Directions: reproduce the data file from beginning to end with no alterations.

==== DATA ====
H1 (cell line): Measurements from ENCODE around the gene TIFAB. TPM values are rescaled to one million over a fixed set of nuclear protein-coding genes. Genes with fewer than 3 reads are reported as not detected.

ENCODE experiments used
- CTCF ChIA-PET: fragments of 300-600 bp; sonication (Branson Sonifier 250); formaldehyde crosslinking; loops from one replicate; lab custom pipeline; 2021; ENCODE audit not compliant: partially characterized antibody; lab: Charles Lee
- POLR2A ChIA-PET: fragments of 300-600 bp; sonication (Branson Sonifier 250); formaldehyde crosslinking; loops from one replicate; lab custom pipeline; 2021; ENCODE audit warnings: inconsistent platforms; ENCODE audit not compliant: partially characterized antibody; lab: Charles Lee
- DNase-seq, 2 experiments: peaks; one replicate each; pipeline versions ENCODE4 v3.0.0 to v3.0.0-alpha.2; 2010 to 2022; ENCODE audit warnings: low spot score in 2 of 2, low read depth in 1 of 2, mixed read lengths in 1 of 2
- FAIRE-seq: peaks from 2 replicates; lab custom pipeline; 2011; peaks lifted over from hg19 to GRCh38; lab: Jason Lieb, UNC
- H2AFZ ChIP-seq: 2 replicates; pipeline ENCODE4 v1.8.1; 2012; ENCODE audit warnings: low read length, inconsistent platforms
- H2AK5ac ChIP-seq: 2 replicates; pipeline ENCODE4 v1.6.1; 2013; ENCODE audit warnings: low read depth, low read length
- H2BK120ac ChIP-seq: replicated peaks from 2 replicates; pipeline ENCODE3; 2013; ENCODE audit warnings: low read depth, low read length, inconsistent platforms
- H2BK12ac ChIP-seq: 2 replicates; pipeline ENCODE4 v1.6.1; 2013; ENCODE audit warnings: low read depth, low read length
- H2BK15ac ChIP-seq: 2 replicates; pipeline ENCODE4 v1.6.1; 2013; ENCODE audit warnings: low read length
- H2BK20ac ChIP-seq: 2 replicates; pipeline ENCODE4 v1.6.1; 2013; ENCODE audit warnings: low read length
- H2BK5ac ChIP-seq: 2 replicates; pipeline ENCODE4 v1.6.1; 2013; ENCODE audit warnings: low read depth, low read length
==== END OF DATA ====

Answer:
H1 (cell line): Measurements from ENCODE around the gene TIFAB. TPM values are rescaled to one million over a fixed set of nuclear protein-coding genes. Genes with fewer than 3 reads are reported as not detected.

ENCODE experiments used
- CTCF ChIA-PET: fragments of 300-600 bp; sonication (Branson Sonifier 250); formaldehyde crosslinking; loops from one replicate; lab custom pipeline; 2021; ENCODE audit not compliant: partially characterized antibody; lab: Charles Lee
- POLR2A ChIA-PET: fragments of 300-600 bp; sonication (Branson Sonifier 250); formaldehyde crosslinking; loops from one replicate; lab custom pipeline; 2021; ENCODE audit warnings: inconsistent platforms; ENCODE audit not compliant: partially characterized antibody; lab: Charles Lee
- DNase-seq, 2 experiments: peaks; one replicate each; pipeline versions ENCODE4 v3.0.0 to v3.0.0-alpha.2; 2010 to 2022; ENCODE audit warnings: low spot score in 2 of 2, low read depth in 1 of 2, mixed read lengths in 1 of 2
- FAIRE-seq: peaks from 2 replicates; lab custom pipeline; 2011; peaks lifted over from hg19 to GRCh38; lab: Jason Lieb, UNC
- H2AFZ ChIP-seq: 2 replicates; pipeline ENCODE4 v1.8.1; 2012; ENCODE audit warnings: low read length, inconsistent platforms
- H2AK5ac ChIP-seq: 2 replicates; pipeline ENCODE4 v1.6.1; 2013; ENCODE audit warnings: low read depth, low read length
- H2BK120ac ChIP-seq: replicated peaks from 2 replicates; pipeline ENCODE3; 2013; ENCODE audit warnings: low read depth, low read length, inconsistent platforms
- H2BK12ac ChIP-seq: 2 replicates; pipeline ENCODE4 v1.6.1; 2013; ENCODE audit warnings: low read depth, low read length
- H2BK15ac ChIP-seq: 2 replicates; pipeline ENCODE4 v1.6.1; 2013; ENCODE audit warnings: low read length
- H2BK20ac ChIP-seq: 2 replicates; pipeline ENCODE4 v1.6.1; 2013; ENCODE audit warnings: low read length
- H2BK5ac ChIP-seq: 2 replicates; pipeline ENCODE4 v1.6.1; 2013; ENCODE audit warnings: low read depth, low read length